Various neurodegenerative diseases are characterized by the accumulation of amyloidogenic proteins such as tau, α-synuclein, and amyloid-β. Prior to the formation of these stable aggregates, intermediate species of the respective proteins-oligomers-appear. Recently acquired data have shown that oligomers may be the most toxic and pathologically significant to neurodegenerative diseases such as Alzheimer's and Parkinson's. The covalent modification of these oligomers may be critically important for biological processes in disease. Ubiquitin and small ubiquitin-like modifiers are the commonly used tags for degradation. While the modification of large amyloid aggregates by ubiquitination is well established, very little is known about the role ubiquitin may play in oligomer processing and the importance of the more recently discovered sumoylation. Many proteins involved in neurodegeneration have been found to be sumoylated, notably tau protein in brains afflicted with Alzheimer's. This evidence suggests that while the cell may not have difficulty recognizing dangerous proteins, in brains afflicted with neurodegenerative disease, the proteasome may be unable to properly digest the tagged proteins. This would allow toxic aggregates to develop, leading to even more proteasome impairment in a snowball effect that could explain the exponential progression in most neurodegenerative diseases. A better understanding of the covalent modifications of oligomers could have a huge impact on the development of therapeutics for neurodegenerative diseases. This review will focus on the proteolysis of tau and other amyloidogenic proteins induced by covalent modification, and recent findings suggesting a relationship between tau oligomers and sumoylation.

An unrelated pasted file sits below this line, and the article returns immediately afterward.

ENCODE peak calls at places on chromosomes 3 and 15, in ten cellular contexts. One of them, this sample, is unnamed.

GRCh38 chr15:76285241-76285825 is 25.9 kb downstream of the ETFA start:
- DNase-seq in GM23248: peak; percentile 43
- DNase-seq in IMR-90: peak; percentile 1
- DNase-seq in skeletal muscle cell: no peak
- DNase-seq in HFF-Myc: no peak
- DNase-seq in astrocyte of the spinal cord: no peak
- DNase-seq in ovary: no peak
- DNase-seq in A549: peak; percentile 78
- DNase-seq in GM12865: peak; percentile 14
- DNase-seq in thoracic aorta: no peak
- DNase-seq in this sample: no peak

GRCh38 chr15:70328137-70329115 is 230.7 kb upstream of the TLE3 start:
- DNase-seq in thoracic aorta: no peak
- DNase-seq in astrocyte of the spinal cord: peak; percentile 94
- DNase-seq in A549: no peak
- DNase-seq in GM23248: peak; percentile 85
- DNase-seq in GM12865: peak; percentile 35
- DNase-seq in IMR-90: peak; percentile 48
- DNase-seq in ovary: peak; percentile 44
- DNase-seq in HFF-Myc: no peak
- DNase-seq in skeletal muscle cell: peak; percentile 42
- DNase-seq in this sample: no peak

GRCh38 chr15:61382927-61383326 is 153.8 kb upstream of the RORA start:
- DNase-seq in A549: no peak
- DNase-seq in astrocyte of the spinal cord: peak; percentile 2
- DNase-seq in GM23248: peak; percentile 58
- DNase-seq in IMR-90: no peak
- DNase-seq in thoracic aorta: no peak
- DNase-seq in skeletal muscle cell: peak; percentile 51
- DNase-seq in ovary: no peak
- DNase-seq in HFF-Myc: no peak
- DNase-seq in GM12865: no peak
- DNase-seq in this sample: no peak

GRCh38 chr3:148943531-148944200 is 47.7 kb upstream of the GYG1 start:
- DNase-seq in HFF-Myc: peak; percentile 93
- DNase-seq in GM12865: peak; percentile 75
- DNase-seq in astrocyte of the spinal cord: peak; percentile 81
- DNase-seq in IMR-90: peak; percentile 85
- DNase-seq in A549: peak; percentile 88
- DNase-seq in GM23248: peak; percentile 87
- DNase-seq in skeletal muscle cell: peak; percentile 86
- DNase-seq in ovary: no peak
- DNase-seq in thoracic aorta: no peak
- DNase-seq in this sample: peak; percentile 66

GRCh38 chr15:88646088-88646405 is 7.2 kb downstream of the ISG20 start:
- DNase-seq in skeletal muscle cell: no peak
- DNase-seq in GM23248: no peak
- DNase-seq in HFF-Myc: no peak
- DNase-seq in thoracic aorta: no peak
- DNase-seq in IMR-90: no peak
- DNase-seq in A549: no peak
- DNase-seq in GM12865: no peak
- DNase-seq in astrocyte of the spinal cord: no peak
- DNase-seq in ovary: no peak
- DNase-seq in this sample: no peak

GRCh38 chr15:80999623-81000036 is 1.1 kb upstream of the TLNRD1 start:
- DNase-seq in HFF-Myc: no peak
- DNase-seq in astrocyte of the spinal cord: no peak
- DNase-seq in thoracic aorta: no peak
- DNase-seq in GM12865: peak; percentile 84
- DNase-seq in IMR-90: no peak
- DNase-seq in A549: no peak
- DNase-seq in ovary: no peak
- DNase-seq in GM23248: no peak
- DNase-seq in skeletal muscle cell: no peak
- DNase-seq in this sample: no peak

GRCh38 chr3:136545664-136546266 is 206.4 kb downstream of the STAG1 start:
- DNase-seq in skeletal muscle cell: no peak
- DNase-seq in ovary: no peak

Keywords: Alzheimer's disease; Huntington's disease; Parkinson's disease; covalent modification; neurodegeneration; small ubiquitin-like modifiers; tau oligomers; tauopathies; ubiquitin proteasome system; ubiquitination.
© 2015 The Authors. Aging Cell published by the Anatomical Society and John Wiley & Sons Ltd.